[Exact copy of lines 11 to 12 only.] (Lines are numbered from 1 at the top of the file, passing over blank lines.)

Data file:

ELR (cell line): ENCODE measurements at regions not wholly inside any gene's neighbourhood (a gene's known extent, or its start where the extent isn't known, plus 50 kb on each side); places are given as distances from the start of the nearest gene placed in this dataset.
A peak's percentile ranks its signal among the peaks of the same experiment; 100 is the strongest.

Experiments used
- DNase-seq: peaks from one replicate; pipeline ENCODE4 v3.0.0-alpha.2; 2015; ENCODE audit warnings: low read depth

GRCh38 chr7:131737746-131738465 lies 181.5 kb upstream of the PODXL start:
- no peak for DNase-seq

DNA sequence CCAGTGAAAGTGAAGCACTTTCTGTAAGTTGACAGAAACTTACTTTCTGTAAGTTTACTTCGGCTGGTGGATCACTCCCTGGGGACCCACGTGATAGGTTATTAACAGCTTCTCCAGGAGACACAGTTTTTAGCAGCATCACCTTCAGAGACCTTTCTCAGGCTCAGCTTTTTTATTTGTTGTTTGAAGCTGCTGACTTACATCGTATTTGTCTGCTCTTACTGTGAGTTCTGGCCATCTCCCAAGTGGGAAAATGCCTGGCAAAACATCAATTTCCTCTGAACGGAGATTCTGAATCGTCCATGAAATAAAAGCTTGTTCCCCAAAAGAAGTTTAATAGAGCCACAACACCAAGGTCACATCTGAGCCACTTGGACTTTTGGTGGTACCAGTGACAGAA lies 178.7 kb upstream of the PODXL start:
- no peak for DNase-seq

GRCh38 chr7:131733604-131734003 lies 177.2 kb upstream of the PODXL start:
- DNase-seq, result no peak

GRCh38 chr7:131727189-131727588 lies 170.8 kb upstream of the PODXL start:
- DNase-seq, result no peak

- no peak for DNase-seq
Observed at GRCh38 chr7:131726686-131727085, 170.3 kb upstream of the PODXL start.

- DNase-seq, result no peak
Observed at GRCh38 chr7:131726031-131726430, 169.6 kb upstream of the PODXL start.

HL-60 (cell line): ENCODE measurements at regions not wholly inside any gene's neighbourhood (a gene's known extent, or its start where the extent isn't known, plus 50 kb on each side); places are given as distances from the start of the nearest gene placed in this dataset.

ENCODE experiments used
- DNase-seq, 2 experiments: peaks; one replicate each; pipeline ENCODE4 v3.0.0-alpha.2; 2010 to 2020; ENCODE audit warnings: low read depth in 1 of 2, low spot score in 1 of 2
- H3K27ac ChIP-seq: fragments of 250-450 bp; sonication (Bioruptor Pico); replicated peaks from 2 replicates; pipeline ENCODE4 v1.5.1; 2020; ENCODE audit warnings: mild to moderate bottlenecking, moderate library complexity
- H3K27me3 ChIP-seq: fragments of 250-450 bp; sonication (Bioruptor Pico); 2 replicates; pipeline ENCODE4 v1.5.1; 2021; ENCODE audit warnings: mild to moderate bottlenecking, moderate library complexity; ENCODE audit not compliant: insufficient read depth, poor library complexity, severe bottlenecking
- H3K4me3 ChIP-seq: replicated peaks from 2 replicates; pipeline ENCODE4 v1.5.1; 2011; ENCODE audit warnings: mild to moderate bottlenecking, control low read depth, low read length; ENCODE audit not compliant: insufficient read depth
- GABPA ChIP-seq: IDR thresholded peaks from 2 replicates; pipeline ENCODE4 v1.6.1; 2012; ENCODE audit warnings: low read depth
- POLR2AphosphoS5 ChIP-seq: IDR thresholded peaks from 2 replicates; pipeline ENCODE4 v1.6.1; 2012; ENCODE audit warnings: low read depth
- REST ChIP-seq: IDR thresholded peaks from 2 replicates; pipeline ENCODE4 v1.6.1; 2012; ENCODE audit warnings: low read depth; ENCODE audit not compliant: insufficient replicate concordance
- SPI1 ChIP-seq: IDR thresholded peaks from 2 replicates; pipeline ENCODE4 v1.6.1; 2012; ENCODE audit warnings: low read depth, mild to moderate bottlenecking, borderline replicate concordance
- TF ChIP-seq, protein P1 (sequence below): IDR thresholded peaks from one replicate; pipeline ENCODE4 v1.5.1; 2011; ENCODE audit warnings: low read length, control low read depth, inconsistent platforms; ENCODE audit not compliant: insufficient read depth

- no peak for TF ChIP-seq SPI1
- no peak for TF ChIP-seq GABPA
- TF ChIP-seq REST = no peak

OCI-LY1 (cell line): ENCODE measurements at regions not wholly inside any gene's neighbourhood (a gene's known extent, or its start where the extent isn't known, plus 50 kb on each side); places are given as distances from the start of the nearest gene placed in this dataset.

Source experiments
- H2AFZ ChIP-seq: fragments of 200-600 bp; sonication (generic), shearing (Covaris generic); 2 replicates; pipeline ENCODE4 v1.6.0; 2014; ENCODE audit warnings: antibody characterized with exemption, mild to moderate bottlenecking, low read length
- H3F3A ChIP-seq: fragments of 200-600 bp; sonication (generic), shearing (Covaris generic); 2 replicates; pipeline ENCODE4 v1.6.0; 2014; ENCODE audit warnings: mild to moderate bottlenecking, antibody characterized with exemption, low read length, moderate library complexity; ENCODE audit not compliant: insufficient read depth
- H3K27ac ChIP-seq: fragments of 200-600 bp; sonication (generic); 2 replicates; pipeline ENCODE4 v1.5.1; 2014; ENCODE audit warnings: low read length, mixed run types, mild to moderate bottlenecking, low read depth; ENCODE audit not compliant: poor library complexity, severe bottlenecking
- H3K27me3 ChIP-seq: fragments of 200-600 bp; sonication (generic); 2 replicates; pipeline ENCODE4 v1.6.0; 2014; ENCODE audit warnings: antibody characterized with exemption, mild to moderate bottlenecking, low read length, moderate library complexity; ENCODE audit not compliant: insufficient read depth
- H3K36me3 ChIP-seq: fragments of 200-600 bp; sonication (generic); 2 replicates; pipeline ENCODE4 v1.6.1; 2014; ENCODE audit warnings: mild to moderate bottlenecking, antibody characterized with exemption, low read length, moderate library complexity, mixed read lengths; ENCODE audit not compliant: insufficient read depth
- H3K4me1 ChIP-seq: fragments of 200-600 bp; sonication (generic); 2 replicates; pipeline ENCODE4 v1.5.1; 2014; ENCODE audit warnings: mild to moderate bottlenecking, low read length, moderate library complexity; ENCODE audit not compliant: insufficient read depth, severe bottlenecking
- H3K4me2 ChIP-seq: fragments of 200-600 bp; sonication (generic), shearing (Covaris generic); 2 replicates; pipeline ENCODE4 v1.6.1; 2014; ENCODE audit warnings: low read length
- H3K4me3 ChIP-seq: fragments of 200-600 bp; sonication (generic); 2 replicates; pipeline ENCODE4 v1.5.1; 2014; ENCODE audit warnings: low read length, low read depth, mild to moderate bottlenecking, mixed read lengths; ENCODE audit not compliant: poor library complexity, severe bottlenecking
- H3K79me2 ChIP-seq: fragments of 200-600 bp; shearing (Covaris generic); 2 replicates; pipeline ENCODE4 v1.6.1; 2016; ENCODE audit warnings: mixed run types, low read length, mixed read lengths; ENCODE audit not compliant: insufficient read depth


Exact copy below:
GRCh38 chr7:131727189-131727588 lies 170.8 kb upstream of the PODXL start:
- DNase-seq, result no peak